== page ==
Another pretty early morning, in time to see Karnak Temple before the train left for Cairo at 8.30am. After breakfast we caught a horse-drawn carriage to the temple, driven by a little shit of a kid who whipped the poor scrawny horse too much.
Arrived at Karnak, about 3km north of Luxor, about 7am. Not many people around – except that is for extortionist Egyptian ‘guides’, two of whom dragged us to photo opportunities (one was OK – up through the inside of a pylon). The other took us to a room and then went though an inane ritual with each of us touvhing a block of stone (“good luck”). Then baksheesh of course, what a racket – and they have the gall to complain when you only give them 25-50 pt! Anyway, the temple was interesting though not as impressive as I expected – much of it is in ruins, though the ruins cover a huge area.
We zipped through in an hour, then got the same carriage back to Luxor. The kid had the hide to demand 7 pounds instead of the 6 1/2 we’d agreed, and when eventually by whinging to his boss we gave him 7, he then asked for baksheesh! Incredible! I shudder to think how these kids are going to grow up – at least the adults have some sense of honour.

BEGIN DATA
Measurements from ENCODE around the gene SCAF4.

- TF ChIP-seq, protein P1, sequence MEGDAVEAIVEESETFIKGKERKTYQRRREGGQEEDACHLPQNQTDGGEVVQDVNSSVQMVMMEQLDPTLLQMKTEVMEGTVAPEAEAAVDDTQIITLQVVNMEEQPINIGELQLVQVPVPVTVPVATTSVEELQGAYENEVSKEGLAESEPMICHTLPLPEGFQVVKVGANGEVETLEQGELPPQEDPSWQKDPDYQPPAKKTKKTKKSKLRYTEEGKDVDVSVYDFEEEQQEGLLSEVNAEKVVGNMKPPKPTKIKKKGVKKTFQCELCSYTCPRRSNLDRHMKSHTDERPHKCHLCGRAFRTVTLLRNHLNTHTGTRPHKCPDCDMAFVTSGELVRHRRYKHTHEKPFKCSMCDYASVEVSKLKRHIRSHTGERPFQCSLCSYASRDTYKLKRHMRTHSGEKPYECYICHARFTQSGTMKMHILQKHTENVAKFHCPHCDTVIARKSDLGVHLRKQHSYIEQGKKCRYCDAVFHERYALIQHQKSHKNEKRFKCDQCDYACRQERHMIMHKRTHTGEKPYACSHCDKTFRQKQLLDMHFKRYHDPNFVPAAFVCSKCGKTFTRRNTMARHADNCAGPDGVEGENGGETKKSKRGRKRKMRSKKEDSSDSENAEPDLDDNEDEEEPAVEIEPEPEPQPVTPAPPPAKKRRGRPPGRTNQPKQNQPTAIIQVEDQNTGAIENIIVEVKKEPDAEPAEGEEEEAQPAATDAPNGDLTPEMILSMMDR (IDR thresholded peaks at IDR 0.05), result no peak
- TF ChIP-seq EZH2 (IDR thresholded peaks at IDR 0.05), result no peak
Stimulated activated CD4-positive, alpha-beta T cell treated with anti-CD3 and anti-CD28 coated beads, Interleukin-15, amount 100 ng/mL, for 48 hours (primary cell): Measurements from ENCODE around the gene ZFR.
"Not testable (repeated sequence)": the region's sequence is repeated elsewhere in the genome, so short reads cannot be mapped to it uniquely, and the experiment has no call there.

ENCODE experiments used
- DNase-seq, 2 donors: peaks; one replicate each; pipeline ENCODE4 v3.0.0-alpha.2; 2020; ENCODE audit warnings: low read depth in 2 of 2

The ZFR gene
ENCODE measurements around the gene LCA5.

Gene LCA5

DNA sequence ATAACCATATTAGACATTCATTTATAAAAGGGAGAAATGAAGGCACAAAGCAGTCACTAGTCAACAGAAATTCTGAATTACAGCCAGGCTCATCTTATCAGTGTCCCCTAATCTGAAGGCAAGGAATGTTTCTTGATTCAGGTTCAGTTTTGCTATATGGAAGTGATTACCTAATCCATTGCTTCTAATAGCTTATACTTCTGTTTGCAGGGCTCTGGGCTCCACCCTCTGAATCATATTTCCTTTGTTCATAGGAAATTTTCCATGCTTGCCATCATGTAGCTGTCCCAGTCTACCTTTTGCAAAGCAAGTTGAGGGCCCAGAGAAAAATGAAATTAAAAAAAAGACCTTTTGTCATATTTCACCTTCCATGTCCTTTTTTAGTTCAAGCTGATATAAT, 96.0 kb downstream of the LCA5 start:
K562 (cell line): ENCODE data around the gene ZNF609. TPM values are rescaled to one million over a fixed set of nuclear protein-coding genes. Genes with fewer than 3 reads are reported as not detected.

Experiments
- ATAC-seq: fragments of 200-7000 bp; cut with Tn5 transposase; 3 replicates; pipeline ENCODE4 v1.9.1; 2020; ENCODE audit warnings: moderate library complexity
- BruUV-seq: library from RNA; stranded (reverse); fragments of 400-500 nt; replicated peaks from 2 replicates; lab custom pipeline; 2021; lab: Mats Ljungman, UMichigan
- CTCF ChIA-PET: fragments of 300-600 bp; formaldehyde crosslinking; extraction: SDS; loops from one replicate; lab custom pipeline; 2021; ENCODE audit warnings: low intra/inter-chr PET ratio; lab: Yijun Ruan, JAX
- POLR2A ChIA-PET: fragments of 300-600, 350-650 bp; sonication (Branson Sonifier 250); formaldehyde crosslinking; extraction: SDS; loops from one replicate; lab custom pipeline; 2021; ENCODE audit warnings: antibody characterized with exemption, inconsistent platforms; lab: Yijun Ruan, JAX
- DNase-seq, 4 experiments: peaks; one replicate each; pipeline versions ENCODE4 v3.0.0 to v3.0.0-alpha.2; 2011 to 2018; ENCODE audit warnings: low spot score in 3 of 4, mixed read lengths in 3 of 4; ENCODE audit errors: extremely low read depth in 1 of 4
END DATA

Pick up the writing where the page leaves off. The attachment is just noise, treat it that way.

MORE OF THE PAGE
Before we left for Karnak, by the way, we said goodbye to Mamdoh at the hotel, gave him a hug and made a present of my harmonica to remember me by. All quite emotional!
An uneventful trip of about 9 hours back to Cairo – grabbed a taxi to the Windsor Hotel, got our old room (#15) back, had a crappy dinner. The waiters here are hilarious – they’re so desperate to do things properly but, like most things in Cairo, it’s like a Twilight Zone version of the real thing – for example, slowly and painfully dishing over food with spoon and fork held in one hand. You’re forced to have three courses which is pretty unbearable because the food isn’t that great. It really is a strange throwback to English officers’ club colonial history.
If only we could stay longer in Egypt – unfortunately though we’ve both run out of money and we’re running on credit. I must admit exhaustion is setting in as well – I’ve now been eleven months from home. I am definitely coming back one day though.